(“Text as submitted by Architect”)

Vinu Daniel completed his B. Arch in 2005 from The College of Engineering, Trivandrum, following which he worked with Auroville Earth Institute for the UNDP (United Nations Development Programme) Post-Tsunami construction. On returning from Pondicherry in 2007 he started ‘Wallmakers’ which was christened thus by others, as the first project was just a compound wall built utilizing mud bricks and beer bottles, which was lying around as waste.

By 2008 he had received an award for a low cost, eco-friendly house from the ‘Save Periyar’ Pollution Control Committee for the house which was constructed for a cancer patient. Many such eye-openers in the course of his practice prompted him to resolve to devote his energies towards the cause of sustainable and cost-effective architecture.

Practice Ideology

All our earlier settlements have always been made of natural materials. But the sad fact is that, today less than thirty percent of the world’s population live in buildings made of earth, even though it is a more sustainable and durable material ; the blame of which may be solely placed on the advent of industrialization and a widespread demand for “cement” houses. We, at Wallmakers have devoted ourselves to the cause of using mud and waste as the chief components, to make structures that are both, utilitarian and alluring.

What is waste?

Waste can be classified as anything that was produced, used and then discarded from its original function. While the work and construction of a building results in the production of a lot of scrap, we believe in not being deterred by this demon, but instead have learnt to build with it.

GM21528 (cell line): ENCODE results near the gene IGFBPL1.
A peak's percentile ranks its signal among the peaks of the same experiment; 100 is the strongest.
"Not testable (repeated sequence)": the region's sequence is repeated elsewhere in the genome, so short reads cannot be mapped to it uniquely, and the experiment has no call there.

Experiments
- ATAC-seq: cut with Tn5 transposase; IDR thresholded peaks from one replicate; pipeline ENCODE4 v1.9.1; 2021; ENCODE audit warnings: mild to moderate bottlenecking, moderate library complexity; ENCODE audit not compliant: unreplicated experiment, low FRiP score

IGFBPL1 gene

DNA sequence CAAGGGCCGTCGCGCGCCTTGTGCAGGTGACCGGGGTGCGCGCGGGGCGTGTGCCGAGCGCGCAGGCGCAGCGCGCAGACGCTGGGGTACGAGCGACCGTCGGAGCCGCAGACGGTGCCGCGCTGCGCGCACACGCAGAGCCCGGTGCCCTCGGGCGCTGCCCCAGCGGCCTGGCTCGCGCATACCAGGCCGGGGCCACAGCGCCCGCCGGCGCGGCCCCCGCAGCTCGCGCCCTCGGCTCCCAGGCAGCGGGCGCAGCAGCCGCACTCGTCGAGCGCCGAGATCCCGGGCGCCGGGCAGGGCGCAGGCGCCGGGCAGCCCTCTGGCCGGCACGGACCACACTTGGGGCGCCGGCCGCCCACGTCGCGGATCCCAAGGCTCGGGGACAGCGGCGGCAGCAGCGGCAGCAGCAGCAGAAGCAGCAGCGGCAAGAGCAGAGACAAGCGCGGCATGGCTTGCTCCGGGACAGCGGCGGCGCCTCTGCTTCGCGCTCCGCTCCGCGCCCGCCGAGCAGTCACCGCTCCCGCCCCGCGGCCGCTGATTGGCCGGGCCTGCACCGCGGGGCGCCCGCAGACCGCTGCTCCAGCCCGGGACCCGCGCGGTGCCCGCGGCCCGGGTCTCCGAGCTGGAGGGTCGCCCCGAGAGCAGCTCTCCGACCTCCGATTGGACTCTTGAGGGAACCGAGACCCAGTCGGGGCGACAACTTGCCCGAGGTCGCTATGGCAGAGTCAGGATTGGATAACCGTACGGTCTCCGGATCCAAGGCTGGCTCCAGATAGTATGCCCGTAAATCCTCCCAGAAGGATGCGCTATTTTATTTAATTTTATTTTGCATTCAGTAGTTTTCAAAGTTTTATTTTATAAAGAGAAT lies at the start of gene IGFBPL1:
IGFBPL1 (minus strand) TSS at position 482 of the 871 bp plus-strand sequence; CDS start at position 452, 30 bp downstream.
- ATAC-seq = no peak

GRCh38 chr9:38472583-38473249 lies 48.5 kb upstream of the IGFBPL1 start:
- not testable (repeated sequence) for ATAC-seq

Our Father of the Nation, Mahatma Gandhi spoke to Laurie Baker (Father of Sustainable practice in India) –  “ We should build with materials available at 5 mile radius and we will attain sustainability.” However, neither him nor Laurie Baker would have imagined that the succeeding generations would pollute nature with so much waste.  We live with the above mentioned philosophy and want to utilize this waste to the maximum. We work with a wide range of sustainable techniques (e.g earth masonry, precast ferrocement shells, bamboo, scrap, etc.)  involving different sets of skilled laborers. It’s a very creative and intricate process.

So far, Wallmakers has mostly constructed residential structures, while also working on different religious edifices, commercial buildings, public spaces and pavilions. As Wallmakers, we aim at building sustainable structures that are responsive to specific conditions in the site’s context, thus maintaining a balance between innovative designs and functional deliverables.

We are constantly on the move looking for ways to make construction more sustainable, as going green is no longer an option, it’s a compulsion for 21st-century humans. Architecture is no longer a profession, but it has, in fact, become a hazard. We cannot ‘consider’ the ‘option’ of eco-friendly construction while building structures. For our generation, it is a necessity. We aren’t left with any other options.

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